You're locked in a room.
You have 60 minutes to escape.
The clock is ticking.
This is the premise of Riddle Room, which could become Canberra's first real-life, interactive room escape game.
Despite posing many challenges for those who dare attempt them, the concept of room escape games are simple: participants are locked in a room and required to complete a variety of sophisticated puzzles, ranging from manipulating sound and hunting down objects to completing mathematical equations and opening combination locks.
The whole experience is strangely addictive, as Chris Krajacic, Jesse Mount and Siobhan Hynes discovered. It took one round at the Sydney escape room Escapism to persuade the trio to start developing their own escape room in the ACT.
"They're challenging, exciting and the whole experience is completely unique to any other activity people would normally do," Ms Hynes said.
"We wanted to bring this amazing experience to Canberra because it could really take off."
Adapted from a computer game simulation, the real-life game originated in Hungary, where there are now 30 in the capital alone, and has since become a burgeoning global activity throughout countries including America, Switzerland, Thailand, Japan and China.
The first Australian escape room began in a Melbourne backyard in March last year before the trend made its way to Sydney. Both cities now boast up to six of the interactive rooms.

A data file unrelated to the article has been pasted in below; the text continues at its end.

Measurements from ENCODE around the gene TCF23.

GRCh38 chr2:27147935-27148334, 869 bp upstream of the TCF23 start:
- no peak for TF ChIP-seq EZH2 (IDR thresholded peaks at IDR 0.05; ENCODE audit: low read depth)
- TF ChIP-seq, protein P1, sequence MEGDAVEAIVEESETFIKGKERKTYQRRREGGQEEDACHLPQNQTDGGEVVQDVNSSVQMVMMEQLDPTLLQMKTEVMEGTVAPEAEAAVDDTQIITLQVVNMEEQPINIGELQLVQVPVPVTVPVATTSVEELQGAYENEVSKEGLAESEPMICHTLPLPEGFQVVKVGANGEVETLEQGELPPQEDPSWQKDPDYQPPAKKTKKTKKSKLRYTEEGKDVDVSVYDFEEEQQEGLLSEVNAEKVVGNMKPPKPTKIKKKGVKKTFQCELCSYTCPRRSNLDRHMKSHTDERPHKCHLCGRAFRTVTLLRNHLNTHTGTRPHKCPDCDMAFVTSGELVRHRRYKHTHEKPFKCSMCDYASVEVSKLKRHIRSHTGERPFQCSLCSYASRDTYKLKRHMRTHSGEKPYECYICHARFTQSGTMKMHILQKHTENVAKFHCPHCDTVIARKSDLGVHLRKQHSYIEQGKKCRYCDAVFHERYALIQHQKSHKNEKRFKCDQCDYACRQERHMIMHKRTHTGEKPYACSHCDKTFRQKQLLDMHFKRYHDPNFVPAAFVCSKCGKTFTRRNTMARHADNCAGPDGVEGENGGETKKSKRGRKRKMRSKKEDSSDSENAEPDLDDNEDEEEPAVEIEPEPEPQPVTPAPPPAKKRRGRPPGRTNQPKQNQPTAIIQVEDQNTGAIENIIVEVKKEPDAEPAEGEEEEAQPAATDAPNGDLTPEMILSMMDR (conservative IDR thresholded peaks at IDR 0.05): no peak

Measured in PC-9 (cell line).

Participants might be expected to escape a prison cell, solve a horrific murder or safely forge their way through a vampire-infested castle.
The young trio have set-up a Riddle Room prototype in Mr Krajacic's garage while they attempt to raise funds via Kickstarter to establish a more permanent residence.
Despite its temporary location, Riddle Room's "Nightmare Room" weaves a thrilling and complex plot, that involves participant's entering into someone's subconscious in attempts to free them from a recurring bad dream.
"For Riddle Room we really want to focus on the story and making sure there's an engaging sub-plot," Mr Krajacic said.
"If we get it right, it can feel as though participants are part of a computer game."
According to Ms Hynes, the game offers something for everyone with its diverse range of problem solving tasks and exercises that aim to test people's logic, instincts and creativity.
"There are math equations, word puzzles, physical tasks and problems that require thinking creatively," she said. "It requires a lot of teamwork and forces people to communicate with one another."
The Kickstarter campaign for Riddle Room aims for a target of $30,000 that would go towards securing a permanent Mitchell location, creating problem solving tasks and building authentic scenarios to create a completely immersive experience.
Go to www.riddleroom.com.au to find out more.